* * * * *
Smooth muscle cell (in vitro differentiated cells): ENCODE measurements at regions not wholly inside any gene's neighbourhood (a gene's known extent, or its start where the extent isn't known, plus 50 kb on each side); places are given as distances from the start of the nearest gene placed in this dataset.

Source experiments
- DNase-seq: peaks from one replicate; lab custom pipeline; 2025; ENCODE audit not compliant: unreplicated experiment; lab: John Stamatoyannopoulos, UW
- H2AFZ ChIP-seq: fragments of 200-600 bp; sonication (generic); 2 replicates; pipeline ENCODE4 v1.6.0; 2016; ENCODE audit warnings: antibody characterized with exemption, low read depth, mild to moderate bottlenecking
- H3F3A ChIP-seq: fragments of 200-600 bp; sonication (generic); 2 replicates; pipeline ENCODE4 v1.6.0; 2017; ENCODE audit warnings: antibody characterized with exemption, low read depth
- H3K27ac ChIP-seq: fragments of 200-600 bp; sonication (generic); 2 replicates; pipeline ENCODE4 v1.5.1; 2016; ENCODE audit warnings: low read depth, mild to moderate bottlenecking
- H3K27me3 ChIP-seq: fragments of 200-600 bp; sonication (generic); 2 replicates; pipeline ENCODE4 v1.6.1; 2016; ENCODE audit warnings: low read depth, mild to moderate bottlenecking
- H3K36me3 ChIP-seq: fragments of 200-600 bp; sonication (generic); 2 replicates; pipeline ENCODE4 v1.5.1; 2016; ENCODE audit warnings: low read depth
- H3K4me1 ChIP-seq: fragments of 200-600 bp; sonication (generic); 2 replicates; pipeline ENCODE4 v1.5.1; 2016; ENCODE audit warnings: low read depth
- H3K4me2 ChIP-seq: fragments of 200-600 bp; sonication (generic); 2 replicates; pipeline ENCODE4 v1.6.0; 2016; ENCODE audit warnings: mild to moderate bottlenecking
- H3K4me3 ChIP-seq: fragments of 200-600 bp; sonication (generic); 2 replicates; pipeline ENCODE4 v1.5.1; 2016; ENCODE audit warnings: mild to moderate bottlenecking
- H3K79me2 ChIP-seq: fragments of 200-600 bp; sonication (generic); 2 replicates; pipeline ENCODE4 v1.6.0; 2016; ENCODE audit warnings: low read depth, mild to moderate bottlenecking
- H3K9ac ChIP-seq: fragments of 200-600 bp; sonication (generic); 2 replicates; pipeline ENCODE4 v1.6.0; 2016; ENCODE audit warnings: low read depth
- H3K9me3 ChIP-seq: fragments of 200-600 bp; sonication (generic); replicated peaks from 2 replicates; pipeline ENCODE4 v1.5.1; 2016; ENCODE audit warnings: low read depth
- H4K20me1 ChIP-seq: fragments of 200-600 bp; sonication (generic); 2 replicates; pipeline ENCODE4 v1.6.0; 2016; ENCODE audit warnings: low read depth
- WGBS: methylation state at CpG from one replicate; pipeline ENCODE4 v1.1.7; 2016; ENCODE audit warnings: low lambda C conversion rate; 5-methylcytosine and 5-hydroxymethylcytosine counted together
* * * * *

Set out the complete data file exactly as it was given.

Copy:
Smooth muscle cell (in vitro differentiated cells): ENCODE measurements at regions not wholly inside any gene's neighbourhood (a gene's known extent, or its start where the extent isn't known, plus 50 kb on each side); places are given as distances from the start of the nearest gene placed in this dataset.

Source experiments
- DNase-seq: peaks from one replicate; lab custom pipeline; 2025; ENCODE audit not compliant: unreplicated experiment; lab: John Stamatoyannopoulos, UW
- H2AFZ ChIP-seq: fragments of 200-600 bp; sonication (generic); 2 replicates; pipeline ENCODE4 v1.6.0; 2016; ENCODE audit warnings: antibody characterized with exemption, low read depth, mild to moderate bottlenecking
- H3F3A ChIP-seq: fragments of 200-600 bp; sonication (generic); 2 replicates; pipeline ENCODE4 v1.6.0; 2017; ENCODE audit warnings: antibody characterized with exemption, low read depth
- H3K27ac ChIP-seq: fragments of 200-600 bp; sonication (generic); 2 replicates; pipeline ENCODE4 v1.5.1; 2016; ENCODE audit warnings: low read depth, mild to moderate bottlenecking
- H3K27me3 ChIP-seq: fragments of 200-600 bp; sonication (generic); 2 replicates; pipeline ENCODE4 v1.6.1; 2016; ENCODE audit warnings: low read depth, mild to moderate bottlenecking
- H3K36me3 ChIP-seq: fragments of 200-600 bp; sonication (generic); 2 replicates; pipeline ENCODE4 v1.5.1; 2016; ENCODE audit warnings: low read depth
- H3K4me1 ChIP-seq: fragments of 200-600 bp; sonication (generic); 2 replicates; pipeline ENCODE4 v1.5.1; 2016; ENCODE audit warnings: low read depth
- H3K4me2 ChIP-seq: fragments of 200-600 bp; sonication (generic); 2 replicates; pipeline ENCODE4 v1.6.0; 2016; ENCODE audit warnings: mild to moderate bottlenecking
- H3K4me3 ChIP-seq: fragments of 200-600 bp; sonication (generic); 2 replicates; pipeline ENCODE4 v1.5.1; 2016; ENCODE audit warnings: mild to moderate bottlenecking
- H3K79me2 ChIP-seq: fragments of 200-600 bp; sonication (generic); 2 replicates; pipeline ENCODE4 v1.6.0; 2016; ENCODE audit warnings: low read depth, mild to moderate bottlenecking
- H3K9ac ChIP-seq: fragments of 200-600 bp; sonication (generic); 2 replicates; pipeline ENCODE4 v1.6.0; 2016; ENCODE audit warnings: low read depth
- H3K9me3 ChIP-seq: fragments of 200-600 bp; sonication (generic); replicated peaks from 2 replicates; pipeline ENCODE4 v1.5.1; 2016; ENCODE audit warnings: low read depth
- H4K20me1 ChIP-seq: fragments of 200-600 bp; sonication (generic); 2 replicates; pipeline ENCODE4 v1.6.0; 2016; ENCODE audit warnings: low read depth
- WGBS: methylation state at CpG from one replicate; pipeline ENCODE4 v1.1.7; 2016; ENCODE audit warnings: low lambda C conversion rate; 5-methylcytosine and 5-hydroxymethylcytosine counted together